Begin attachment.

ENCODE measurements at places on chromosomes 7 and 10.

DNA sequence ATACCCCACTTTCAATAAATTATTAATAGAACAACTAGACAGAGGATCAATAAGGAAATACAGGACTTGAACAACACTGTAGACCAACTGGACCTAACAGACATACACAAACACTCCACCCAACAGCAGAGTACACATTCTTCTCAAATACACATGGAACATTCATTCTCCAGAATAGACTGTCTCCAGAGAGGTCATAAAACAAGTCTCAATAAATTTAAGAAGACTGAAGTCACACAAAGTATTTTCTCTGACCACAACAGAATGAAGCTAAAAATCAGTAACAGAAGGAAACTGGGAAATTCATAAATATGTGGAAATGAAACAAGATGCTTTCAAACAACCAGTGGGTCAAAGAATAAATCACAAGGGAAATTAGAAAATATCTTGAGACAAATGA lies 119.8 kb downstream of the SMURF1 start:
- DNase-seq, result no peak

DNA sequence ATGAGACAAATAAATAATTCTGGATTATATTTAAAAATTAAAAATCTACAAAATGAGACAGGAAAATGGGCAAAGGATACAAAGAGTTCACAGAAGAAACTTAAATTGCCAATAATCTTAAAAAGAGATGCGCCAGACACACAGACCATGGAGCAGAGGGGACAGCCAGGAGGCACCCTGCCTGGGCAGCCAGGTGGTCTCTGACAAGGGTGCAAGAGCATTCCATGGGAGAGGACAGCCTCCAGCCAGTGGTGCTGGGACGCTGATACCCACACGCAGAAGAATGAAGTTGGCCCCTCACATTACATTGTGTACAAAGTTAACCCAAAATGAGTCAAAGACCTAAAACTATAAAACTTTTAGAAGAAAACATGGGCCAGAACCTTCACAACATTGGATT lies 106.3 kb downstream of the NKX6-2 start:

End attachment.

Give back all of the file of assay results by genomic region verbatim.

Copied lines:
ENCODE measurements at places on chromosomes 7 and 10.

DNA sequence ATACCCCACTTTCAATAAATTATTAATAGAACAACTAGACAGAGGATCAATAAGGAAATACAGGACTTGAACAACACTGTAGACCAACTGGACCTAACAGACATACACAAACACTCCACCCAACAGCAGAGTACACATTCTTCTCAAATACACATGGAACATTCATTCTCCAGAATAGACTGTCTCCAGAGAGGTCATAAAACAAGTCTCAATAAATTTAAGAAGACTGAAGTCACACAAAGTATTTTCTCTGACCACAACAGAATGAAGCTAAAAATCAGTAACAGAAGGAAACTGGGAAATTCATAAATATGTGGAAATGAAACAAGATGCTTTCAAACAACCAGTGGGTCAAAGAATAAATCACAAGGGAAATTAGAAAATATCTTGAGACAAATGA lies 119.8 kb downstream of the SMURF1 start:
- DNase-seq, result no peak

DNA sequence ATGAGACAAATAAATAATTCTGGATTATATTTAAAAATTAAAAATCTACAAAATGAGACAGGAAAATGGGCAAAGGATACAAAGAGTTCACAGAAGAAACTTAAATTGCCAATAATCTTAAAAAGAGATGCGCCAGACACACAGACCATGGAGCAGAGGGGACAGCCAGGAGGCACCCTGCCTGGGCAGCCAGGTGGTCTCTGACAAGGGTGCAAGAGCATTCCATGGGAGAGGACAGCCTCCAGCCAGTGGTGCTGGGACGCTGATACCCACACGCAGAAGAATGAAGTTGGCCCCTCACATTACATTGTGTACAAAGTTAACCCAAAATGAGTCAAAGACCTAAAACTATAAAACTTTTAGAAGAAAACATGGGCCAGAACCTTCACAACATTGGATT lies 106.3 kb downstream of the NKX6-2 start: